Study of Investment Levels and Costs of Production of Irrigated Specialty Crops in Alberta for the 2009 Crop Year

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  Economics and Competitiveness

Executive summary | Introduction | Disclaimer | Download the complete study - 4.5 MB PDF

Executive Summary

MNP has been commissioned by Alberta Agriculture and Rural Development (ARD) to survey 2009 cost of production on large-scale (over 2,000 acres) grain farms in Alberta. In addition to surveying large scale grain farms the survey has looked closely at certain specialty irrigated crops. The dryland crops are the subject of a separate report. Included in the irrigated sample are approximately 11 Hutterite Colonies and 16 other farms in the South of the Province. This report will focus on the Irrigated, many of the farms surveyed had both dryland and irrigation and so are represented, with their respective data, in both reports.

In order to maintain confidentiality no farms have been identified; but where sample size permits the data has been analyzed according to Soil Zone.

These have been surveyed using farm questionnaires being utilized to supplement 2009 Agristability and Financial statement data. Almost the entire sample was from Assurance clients of the Consultants. This allowed the maximum use of accounting and farm program data prepared in a consistent fashion and subject to rigorous and consistent quality and reasonability review process. From the accounting and production data standpoint there is good comparability. However, by its very nature the farm-survey data is dependent upon the opinions/memories of the individual participants and is therefore less comparable.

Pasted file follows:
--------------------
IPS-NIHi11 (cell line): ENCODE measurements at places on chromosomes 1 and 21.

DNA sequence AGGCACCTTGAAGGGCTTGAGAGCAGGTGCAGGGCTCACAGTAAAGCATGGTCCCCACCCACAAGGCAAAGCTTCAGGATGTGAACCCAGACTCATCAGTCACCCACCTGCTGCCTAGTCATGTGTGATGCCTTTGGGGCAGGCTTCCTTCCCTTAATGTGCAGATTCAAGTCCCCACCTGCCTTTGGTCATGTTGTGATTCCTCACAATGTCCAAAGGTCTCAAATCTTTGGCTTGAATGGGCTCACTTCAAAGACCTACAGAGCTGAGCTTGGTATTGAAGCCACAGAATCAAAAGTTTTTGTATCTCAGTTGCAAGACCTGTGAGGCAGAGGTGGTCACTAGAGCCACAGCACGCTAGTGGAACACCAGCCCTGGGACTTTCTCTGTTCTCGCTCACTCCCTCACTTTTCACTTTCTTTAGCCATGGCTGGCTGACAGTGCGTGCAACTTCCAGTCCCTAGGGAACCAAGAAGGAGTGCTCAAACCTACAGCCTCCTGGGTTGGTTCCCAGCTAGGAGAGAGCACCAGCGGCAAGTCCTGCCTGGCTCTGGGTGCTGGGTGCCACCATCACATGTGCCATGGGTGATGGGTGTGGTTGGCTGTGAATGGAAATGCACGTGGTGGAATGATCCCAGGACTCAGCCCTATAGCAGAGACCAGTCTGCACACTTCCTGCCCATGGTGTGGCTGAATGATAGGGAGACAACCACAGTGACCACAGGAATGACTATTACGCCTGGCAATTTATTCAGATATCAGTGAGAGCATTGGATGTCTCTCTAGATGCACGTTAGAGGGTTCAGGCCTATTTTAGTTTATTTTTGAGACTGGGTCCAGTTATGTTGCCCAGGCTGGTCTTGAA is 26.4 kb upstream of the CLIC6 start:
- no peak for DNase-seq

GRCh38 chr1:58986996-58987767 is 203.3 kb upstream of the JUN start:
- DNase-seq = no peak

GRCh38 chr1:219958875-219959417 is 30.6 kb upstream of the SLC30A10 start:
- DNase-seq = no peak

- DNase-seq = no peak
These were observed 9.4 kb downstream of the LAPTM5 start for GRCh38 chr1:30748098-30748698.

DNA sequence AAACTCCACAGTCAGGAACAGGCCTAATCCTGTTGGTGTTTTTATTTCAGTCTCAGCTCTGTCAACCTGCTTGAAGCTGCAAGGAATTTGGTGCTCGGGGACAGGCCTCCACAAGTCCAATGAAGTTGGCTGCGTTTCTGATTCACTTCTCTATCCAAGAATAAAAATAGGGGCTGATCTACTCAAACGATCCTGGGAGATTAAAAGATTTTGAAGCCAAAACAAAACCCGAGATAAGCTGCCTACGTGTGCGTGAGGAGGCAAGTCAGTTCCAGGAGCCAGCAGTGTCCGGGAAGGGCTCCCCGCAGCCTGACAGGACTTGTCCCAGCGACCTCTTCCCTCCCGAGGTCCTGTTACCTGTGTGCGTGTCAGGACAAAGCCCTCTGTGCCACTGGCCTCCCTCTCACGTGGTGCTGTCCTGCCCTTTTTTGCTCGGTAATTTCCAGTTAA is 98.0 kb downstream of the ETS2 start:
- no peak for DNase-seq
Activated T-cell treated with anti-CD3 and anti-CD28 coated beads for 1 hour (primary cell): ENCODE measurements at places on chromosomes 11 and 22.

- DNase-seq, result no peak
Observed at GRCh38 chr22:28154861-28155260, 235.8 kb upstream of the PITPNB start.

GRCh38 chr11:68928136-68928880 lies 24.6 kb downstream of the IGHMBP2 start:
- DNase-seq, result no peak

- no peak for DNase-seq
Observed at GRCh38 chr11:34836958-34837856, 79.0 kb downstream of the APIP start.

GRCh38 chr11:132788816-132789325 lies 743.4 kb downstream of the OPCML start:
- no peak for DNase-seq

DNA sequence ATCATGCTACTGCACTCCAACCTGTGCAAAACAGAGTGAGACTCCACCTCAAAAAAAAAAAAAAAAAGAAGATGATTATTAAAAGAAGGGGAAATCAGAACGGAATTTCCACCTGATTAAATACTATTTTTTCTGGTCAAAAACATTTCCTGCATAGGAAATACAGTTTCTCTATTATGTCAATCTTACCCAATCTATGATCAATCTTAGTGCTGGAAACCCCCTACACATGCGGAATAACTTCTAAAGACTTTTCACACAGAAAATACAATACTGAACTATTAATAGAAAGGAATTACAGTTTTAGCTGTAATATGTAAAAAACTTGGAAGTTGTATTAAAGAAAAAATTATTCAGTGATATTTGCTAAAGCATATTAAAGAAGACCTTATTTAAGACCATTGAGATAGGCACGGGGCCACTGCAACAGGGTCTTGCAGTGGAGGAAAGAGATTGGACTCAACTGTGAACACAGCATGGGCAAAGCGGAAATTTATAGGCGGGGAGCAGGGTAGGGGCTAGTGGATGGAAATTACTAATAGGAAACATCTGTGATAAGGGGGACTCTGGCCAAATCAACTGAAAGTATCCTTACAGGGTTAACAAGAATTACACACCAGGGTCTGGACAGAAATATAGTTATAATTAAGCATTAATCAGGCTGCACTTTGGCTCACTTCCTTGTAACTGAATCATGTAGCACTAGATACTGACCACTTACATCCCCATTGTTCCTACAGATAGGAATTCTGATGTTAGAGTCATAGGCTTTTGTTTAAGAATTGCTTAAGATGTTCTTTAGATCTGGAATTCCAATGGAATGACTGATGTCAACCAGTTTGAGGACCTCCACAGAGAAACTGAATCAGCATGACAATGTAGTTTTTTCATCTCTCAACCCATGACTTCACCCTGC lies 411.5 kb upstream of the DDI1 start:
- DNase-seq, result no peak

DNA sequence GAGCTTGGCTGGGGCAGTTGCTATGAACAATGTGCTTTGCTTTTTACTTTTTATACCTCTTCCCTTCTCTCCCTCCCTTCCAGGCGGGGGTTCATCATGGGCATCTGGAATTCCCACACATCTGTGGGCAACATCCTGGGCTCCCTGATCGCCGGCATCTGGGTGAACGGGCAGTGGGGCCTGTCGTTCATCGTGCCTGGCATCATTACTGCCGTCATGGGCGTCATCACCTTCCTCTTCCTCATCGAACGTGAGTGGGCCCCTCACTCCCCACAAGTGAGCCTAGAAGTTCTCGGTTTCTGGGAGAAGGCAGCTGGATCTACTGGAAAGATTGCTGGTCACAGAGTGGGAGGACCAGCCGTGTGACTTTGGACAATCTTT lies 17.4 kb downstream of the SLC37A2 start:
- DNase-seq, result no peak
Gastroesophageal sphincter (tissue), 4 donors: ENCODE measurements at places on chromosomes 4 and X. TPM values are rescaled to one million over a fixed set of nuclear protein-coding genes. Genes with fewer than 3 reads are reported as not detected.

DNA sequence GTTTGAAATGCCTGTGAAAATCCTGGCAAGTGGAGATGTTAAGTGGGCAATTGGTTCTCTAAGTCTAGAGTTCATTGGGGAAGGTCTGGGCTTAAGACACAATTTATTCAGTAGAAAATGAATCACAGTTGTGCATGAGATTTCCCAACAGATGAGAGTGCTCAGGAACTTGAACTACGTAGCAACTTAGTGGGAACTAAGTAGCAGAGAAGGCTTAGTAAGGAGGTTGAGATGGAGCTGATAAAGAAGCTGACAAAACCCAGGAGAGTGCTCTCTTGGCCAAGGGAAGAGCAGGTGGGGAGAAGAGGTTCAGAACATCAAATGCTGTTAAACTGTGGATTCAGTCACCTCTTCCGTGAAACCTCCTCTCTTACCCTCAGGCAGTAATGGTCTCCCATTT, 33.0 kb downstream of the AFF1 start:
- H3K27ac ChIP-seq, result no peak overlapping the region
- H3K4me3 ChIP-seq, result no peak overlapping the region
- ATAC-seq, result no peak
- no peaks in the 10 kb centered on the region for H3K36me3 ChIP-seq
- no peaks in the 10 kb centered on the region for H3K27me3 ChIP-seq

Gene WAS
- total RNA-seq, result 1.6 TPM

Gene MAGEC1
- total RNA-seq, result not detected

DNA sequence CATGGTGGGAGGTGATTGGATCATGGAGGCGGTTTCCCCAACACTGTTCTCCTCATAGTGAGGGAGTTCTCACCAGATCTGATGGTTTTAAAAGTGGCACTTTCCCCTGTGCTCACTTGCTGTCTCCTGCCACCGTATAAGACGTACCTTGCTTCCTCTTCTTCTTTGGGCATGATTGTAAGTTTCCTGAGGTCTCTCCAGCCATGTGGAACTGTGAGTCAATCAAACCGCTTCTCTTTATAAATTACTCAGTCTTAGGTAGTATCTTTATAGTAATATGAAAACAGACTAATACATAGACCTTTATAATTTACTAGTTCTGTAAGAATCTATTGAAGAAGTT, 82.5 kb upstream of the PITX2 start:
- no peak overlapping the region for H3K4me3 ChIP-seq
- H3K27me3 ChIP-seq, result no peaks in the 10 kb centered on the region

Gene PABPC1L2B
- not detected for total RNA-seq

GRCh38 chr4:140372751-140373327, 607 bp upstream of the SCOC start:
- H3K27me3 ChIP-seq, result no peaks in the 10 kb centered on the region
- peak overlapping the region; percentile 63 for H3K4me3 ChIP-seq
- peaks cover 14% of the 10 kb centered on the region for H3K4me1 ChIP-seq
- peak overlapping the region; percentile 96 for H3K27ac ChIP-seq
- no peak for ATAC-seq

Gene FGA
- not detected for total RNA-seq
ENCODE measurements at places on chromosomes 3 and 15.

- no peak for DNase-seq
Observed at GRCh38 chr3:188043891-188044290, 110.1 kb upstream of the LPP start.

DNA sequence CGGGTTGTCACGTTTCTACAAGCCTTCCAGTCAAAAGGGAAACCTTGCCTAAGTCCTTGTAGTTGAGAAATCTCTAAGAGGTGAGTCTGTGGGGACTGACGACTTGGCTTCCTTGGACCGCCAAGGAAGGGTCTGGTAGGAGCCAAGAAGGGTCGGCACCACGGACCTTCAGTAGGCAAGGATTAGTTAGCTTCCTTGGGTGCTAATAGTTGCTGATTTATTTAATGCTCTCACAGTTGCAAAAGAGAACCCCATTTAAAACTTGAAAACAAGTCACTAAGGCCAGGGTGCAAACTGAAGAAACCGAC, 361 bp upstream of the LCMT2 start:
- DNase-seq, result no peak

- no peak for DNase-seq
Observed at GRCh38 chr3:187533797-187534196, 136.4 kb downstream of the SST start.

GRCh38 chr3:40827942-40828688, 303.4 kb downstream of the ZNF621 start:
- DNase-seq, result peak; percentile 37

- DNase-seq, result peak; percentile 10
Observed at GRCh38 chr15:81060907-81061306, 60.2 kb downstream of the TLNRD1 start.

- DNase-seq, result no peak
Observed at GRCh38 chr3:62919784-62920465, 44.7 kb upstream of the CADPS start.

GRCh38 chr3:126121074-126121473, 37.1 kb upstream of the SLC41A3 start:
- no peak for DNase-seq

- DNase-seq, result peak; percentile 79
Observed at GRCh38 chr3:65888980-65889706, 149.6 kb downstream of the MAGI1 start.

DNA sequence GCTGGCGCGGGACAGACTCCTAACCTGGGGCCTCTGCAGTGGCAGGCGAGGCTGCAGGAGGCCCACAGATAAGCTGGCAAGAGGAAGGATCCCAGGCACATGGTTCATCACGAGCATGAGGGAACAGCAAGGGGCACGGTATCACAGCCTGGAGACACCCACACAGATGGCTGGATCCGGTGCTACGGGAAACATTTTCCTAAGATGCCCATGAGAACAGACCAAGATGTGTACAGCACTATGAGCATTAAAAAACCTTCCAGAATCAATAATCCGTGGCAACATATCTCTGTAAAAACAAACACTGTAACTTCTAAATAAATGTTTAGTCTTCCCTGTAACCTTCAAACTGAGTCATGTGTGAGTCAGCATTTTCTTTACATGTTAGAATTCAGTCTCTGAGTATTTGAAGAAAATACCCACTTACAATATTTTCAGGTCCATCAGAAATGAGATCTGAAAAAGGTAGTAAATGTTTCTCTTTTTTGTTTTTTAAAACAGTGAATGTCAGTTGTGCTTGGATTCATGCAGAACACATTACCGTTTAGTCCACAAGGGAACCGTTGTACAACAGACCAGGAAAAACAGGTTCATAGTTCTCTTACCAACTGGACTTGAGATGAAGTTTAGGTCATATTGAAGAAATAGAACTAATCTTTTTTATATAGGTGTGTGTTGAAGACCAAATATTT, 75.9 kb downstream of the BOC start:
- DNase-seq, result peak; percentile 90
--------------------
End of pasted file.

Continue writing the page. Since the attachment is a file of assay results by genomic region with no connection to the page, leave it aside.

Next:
The 2009 production year was characterized by commodity prices that were more reflective of the long-term past as commodity markets cooled-off along with the other recession hit markets globally. Production across most of Alberta was about as “normal” as could be expected except for the Peace Region which began to feel the effects of the drought that widened and deepened in 2010. The key driver(s) of the cost of production were, as was to be expected yield and total costs with the strongest correlation being to yield. Within the costs the key drivers were related to total investment and in particular machinery investment which varied widely (for example on irrigated farms the range was from under $1,000 per acre to over $6,000 although there was significant variation in the crops being grown.